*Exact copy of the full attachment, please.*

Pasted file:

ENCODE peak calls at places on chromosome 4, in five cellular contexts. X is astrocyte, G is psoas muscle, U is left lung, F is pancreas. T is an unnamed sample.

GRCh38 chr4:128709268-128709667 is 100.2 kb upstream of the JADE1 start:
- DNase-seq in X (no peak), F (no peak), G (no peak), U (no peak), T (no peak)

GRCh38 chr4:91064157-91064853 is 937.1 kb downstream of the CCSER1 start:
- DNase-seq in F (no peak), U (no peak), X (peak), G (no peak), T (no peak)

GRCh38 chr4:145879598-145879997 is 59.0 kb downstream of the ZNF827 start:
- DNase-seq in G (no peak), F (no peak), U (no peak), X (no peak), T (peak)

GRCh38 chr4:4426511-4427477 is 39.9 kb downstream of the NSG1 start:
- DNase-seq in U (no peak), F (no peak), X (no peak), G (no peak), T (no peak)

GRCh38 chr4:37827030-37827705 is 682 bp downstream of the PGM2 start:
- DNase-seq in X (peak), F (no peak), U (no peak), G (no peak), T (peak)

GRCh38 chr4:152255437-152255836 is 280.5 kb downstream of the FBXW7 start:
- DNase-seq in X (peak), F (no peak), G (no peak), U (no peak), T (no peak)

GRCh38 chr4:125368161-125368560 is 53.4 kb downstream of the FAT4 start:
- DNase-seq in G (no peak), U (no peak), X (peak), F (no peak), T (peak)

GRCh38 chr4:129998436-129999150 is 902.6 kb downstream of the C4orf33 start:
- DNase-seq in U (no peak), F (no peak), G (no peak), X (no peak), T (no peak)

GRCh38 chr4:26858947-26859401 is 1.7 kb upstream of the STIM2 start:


ENCODE peak calls at places on chromosome 4, in five cellular contexts. X is astrocyte, G is psoas muscle, U is left lung, F is pancreas. T is an unnamed sample.

GRCh38 chr4:128709268-128709667 is 100.2 kb upstream of the JADE1 start:
- DNase-seq in X (no peak), F (no peak), G (no peak), U (no peak), T (no peak)

GRCh38 chr4:91064157-91064853 is 937.1 kb downstream of the CCSER1 start:
- DNase-seq in F (no peak), U (no peak), X (peak), G (no peak), T (no peak)

GRCh38 chr4:145879598-145879997 is 59.0 kb downstream of the ZNF827 start:
- DNase-seq in G (no peak), F (no peak), U (no peak), X (no peak), T (peak)

GRCh38 chr4:4426511-4427477 is 39.9 kb downstream of the NSG1 start:
- DNase-seq in U (no peak), F (no peak), X (no peak), G (no peak), T (no peak)

GRCh38 chr4:37827030-37827705 is 682 bp downstream of the PGM2 start:
- DNase-seq in X (peak), F (no peak), U (no peak), G (no peak), T (peak)

GRCh38 chr4:152255437-152255836 is 280.5 kb downstream of the FBXW7 start:
- DNase-seq in X (peak), F (no peak), G (no peak), U (no peak), T (no peak)

GRCh38 chr4:125368161-125368560 is 53.4 kb downstream of the FAT4 start:
- DNase-seq in G (no peak), U (no peak), X (peak), F (no peak), T (peak)

GRCh38 chr4:129998436-129999150 is 902.6 kb downstream of the C4orf33 start:
- DNase-seq in U (no peak), F (no peak), G (no peak), X (no peak), T (no peak)

GRCh38 chr4:26858947-26859401 is 1.7 kb upstream of the STIM2 start: